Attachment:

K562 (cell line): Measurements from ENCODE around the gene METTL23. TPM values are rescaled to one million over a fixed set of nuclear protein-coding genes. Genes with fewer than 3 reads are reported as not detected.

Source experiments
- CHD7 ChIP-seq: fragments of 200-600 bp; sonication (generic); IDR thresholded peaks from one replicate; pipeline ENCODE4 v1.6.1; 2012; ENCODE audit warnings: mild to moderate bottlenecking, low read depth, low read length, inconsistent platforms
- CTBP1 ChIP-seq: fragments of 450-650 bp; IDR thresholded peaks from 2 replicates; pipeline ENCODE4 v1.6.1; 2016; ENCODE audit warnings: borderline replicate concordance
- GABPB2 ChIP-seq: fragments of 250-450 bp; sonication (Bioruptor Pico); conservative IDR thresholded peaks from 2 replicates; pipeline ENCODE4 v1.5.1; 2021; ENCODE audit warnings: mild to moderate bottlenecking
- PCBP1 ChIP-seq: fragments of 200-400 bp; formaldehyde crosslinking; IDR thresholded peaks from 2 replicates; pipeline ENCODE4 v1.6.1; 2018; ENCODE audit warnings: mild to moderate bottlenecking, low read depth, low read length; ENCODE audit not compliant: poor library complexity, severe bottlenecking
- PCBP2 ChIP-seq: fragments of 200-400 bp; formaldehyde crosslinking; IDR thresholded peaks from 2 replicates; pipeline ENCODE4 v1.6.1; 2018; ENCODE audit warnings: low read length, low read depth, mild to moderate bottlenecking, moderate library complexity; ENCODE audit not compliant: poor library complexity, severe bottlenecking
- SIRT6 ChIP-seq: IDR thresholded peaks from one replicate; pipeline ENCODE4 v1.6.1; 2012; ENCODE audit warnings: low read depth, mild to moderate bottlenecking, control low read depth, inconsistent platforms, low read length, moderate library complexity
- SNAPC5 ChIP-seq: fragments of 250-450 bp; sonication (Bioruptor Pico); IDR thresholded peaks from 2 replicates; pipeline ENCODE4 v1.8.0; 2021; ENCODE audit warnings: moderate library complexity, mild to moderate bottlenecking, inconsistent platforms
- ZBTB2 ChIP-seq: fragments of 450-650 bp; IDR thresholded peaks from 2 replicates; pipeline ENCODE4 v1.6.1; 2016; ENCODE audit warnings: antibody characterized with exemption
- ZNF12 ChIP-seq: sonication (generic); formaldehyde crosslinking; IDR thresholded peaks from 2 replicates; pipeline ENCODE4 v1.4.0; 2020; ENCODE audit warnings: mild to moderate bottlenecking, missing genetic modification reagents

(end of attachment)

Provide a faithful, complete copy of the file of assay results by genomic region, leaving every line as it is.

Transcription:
K562 (cell line): Measurements from ENCODE around the gene METTL23. TPM values are rescaled to one million over a fixed set of nuclear protein-coding genes. Genes with fewer than 3 reads are reported as not detected.

Source experiments
- CHD7 ChIP-seq: fragments of 200-600 bp; sonication (generic); IDR thresholded peaks from one replicate; pipeline ENCODE4 v1.6.1; 2012; ENCODE audit warnings: mild to moderate bottlenecking, low read depth, low read length, inconsistent platforms
- CTBP1 ChIP-seq: fragments of 450-650 bp; IDR thresholded peaks from 2 replicates; pipeline ENCODE4 v1.6.1; 2016; ENCODE audit warnings: borderline replicate concordance
- GABPB2 ChIP-seq: fragments of 250-450 bp; sonication (Bioruptor Pico); conservative IDR thresholded peaks from 2 replicates; pipeline ENCODE4 v1.5.1; 2021; ENCODE audit warnings: mild to moderate bottlenecking
- PCBP1 ChIP-seq: fragments of 200-400 bp; formaldehyde crosslinking; IDR thresholded peaks from 2 replicates; pipeline ENCODE4 v1.6.1; 2018; ENCODE audit warnings: mild to moderate bottlenecking, low read depth, low read length; ENCODE audit not compliant: poor library complexity, severe bottlenecking
- PCBP2 ChIP-seq: fragments of 200-400 bp; formaldehyde crosslinking; IDR thresholded peaks from 2 replicates; pipeline ENCODE4 v1.6.1; 2018; ENCODE audit warnings: low read length, low read depth, mild to moderate bottlenecking, moderate library complexity; ENCODE audit not compliant: poor library complexity, severe bottlenecking
- SIRT6 ChIP-seq: IDR thresholded peaks from one replicate; pipeline ENCODE4 v1.6.1; 2012; ENCODE audit warnings: low read depth, mild to moderate bottlenecking, control low read depth, inconsistent platforms, low read length, moderate library complexity
- SNAPC5 ChIP-seq: fragments of 250-450 bp; sonication (Bioruptor Pico); IDR thresholded peaks from 2 replicates; pipeline ENCODE4 v1.8.0; 2021; ENCODE audit warnings: moderate library complexity, mild to moderate bottlenecking, inconsistent platforms
- ZBTB2 ChIP-seq: fragments of 450-650 bp; IDR thresholded peaks from 2 replicates; pipeline ENCODE4 v1.6.1; 2016; ENCODE audit warnings: antibody characterized with exemption
- ZNF12 ChIP-seq: sonication (generic); formaldehyde crosslinking; IDR thresholded peaks from 2 replicates; pipeline ENCODE4 v1.4.0; 2020; ENCODE audit warnings: mild to moderate bottlenecking, missing genetic modification reagents